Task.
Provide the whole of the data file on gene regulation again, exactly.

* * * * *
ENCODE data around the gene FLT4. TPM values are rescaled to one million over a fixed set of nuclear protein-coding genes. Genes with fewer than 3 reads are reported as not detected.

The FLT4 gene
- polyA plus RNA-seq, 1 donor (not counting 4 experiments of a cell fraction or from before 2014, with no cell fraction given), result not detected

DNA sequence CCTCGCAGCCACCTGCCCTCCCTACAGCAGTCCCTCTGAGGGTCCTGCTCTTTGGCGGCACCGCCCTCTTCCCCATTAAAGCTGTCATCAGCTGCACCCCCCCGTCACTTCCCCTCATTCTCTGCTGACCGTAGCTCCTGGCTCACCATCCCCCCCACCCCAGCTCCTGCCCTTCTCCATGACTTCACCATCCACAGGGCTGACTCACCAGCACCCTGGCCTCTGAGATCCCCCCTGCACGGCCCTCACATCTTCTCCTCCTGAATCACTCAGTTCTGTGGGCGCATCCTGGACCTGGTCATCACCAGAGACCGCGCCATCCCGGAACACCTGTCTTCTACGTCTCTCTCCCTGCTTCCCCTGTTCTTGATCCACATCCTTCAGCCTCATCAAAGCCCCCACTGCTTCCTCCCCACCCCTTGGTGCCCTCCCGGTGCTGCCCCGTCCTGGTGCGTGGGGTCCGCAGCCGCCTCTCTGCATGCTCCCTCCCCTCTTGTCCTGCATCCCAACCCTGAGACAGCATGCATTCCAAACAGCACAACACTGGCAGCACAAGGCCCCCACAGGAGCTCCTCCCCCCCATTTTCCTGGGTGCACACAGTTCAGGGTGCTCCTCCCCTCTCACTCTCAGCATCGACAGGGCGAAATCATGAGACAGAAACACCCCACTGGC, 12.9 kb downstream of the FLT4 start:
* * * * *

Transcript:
ENCODE data around the gene FLT4. TPM values are rescaled to one million over a fixed set of nuclear protein-coding genes. Genes with fewer than 3 reads are reported as not detected.

The FLT4 gene
- polyA plus RNA-seq, 1 donor (not counting 4 experiments of a cell fraction or from before 2014, with no cell fraction given), result not detected

DNA sequence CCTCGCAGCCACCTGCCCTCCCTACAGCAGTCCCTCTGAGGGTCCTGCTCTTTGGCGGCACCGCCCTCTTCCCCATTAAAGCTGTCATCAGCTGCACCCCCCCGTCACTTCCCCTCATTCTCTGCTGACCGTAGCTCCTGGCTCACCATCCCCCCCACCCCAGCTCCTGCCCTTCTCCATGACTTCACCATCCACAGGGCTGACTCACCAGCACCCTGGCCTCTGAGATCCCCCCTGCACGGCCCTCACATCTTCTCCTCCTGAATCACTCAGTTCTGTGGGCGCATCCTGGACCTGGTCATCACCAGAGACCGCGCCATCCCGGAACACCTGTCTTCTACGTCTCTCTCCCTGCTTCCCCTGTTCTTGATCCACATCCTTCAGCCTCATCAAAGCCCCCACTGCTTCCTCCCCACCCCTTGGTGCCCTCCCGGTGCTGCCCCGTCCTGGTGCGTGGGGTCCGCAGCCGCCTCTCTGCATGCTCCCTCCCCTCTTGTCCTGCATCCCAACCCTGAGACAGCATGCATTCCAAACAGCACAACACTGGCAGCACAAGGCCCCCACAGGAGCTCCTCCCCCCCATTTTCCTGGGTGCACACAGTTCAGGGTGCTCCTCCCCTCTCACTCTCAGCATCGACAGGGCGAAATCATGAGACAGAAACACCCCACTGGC, 12.9 kb downstream of the FLT4 start: